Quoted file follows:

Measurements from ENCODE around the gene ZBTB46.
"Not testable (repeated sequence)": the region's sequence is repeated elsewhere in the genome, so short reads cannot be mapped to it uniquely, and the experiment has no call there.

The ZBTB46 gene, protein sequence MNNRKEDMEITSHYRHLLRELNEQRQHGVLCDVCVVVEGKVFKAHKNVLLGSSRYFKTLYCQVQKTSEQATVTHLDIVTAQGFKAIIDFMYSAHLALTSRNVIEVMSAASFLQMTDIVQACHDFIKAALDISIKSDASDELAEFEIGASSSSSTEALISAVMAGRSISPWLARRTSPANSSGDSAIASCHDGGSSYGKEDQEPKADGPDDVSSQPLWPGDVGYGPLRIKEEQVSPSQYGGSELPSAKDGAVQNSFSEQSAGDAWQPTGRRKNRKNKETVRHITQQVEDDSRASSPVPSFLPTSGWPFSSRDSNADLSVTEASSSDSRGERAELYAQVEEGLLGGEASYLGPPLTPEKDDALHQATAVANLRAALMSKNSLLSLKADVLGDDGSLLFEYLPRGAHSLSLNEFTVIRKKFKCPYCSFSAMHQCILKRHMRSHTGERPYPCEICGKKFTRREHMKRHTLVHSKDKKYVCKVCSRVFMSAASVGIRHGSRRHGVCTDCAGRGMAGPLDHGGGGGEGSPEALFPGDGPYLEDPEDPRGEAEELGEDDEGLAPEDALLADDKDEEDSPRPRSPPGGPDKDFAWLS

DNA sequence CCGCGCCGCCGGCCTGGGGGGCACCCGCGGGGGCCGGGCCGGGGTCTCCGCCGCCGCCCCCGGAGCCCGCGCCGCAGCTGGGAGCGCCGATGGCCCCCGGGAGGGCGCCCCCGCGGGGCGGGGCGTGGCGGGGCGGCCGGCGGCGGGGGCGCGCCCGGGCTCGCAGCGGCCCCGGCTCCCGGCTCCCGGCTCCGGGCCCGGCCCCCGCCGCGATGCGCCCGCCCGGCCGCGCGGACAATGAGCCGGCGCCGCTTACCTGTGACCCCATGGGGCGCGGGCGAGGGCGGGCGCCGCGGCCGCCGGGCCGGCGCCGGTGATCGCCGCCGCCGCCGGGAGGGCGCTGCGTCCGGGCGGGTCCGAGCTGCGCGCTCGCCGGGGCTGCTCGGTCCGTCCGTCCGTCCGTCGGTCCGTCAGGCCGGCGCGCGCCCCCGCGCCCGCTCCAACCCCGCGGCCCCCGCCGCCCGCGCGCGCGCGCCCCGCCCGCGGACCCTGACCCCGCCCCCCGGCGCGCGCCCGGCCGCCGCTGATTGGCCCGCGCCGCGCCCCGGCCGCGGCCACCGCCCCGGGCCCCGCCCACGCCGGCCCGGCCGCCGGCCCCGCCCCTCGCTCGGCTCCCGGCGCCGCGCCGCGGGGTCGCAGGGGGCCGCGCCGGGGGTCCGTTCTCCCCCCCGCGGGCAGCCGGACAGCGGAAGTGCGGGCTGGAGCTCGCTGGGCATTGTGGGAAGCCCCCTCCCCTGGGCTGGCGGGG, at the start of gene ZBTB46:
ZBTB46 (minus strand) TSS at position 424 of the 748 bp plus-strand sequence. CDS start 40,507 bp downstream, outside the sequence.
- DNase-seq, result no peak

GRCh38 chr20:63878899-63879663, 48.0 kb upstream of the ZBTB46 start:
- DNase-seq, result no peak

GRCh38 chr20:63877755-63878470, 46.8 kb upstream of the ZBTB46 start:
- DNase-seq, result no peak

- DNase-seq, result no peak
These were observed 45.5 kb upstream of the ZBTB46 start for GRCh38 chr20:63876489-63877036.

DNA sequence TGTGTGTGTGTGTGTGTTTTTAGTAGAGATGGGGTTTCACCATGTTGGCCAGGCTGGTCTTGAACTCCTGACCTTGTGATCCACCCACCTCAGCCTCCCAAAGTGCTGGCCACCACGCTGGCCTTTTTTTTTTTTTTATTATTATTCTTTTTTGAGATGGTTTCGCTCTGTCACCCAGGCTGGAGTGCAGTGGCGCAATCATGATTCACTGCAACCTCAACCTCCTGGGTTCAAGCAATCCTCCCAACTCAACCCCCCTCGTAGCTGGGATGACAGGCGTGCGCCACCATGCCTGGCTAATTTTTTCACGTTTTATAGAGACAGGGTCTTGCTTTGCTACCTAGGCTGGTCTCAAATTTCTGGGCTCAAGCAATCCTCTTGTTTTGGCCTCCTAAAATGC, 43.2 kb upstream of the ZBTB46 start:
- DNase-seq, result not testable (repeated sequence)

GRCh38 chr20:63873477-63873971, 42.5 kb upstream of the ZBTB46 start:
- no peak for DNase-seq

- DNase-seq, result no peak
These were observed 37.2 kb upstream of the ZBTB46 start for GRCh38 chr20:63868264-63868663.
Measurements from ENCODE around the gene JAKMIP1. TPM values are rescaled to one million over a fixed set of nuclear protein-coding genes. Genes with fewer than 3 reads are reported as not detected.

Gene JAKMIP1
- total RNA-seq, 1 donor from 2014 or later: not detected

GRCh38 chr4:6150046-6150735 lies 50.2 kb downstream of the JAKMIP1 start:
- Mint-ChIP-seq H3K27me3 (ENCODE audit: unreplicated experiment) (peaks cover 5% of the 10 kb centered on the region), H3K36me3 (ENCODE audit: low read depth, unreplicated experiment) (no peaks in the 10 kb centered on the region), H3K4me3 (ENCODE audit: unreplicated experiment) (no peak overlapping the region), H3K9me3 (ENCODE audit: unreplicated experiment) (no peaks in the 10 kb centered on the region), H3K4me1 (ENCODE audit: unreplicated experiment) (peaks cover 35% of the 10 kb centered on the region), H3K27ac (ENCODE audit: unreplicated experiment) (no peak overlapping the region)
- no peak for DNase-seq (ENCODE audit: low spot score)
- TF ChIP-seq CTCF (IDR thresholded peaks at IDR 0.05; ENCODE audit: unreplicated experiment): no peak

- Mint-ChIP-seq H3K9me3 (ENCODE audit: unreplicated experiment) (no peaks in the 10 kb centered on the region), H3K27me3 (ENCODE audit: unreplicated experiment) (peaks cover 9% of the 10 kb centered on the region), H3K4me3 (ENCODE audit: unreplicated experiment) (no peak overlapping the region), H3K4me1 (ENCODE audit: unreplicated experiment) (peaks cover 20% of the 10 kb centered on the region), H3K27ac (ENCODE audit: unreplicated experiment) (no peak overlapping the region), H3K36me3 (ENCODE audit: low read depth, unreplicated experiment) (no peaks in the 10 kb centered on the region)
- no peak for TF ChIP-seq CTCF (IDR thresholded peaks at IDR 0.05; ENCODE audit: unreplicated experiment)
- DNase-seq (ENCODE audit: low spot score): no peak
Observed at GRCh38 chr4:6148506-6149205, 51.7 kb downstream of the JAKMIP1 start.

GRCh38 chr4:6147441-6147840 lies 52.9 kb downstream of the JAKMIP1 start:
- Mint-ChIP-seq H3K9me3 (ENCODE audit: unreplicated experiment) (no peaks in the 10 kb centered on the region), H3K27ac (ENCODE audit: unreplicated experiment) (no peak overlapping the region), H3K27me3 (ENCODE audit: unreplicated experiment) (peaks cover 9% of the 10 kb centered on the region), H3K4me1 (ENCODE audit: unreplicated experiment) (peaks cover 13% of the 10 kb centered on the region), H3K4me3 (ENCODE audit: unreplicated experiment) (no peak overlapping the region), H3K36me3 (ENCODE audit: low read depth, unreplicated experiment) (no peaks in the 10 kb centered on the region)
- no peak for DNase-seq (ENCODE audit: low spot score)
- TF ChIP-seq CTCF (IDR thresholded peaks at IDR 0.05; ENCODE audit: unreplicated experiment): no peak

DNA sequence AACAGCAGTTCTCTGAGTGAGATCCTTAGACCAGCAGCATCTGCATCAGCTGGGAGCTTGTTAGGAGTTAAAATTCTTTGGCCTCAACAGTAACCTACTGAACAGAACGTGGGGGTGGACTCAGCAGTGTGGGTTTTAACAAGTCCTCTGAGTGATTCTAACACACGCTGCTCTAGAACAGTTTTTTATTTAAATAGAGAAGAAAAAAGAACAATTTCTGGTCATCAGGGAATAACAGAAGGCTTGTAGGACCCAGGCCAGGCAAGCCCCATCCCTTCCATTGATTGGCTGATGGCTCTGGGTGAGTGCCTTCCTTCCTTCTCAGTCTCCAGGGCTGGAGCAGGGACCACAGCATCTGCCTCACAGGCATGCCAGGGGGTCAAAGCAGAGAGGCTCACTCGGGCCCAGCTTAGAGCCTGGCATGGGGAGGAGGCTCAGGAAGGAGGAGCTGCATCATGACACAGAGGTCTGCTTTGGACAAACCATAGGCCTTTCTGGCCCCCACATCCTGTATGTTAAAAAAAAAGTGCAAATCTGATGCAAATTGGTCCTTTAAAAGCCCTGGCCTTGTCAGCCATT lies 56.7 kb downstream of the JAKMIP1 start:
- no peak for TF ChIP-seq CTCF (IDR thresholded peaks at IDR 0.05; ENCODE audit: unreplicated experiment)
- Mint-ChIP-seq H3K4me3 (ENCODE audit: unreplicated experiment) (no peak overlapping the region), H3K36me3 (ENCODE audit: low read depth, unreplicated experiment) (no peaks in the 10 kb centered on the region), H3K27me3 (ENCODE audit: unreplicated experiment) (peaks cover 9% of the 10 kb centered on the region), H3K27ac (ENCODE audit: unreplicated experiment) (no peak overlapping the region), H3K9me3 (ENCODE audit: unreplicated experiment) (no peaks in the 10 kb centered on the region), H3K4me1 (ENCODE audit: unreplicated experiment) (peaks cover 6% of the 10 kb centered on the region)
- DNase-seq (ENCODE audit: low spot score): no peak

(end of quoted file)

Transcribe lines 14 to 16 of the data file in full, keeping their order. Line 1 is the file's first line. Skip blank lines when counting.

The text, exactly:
- DNase-seq, result not testable (repeated sequence)

GRCh38 chr20:63873477-63873971, 42.5 kb upstream of the ZBTB46 start:
- no peak for DNase-seq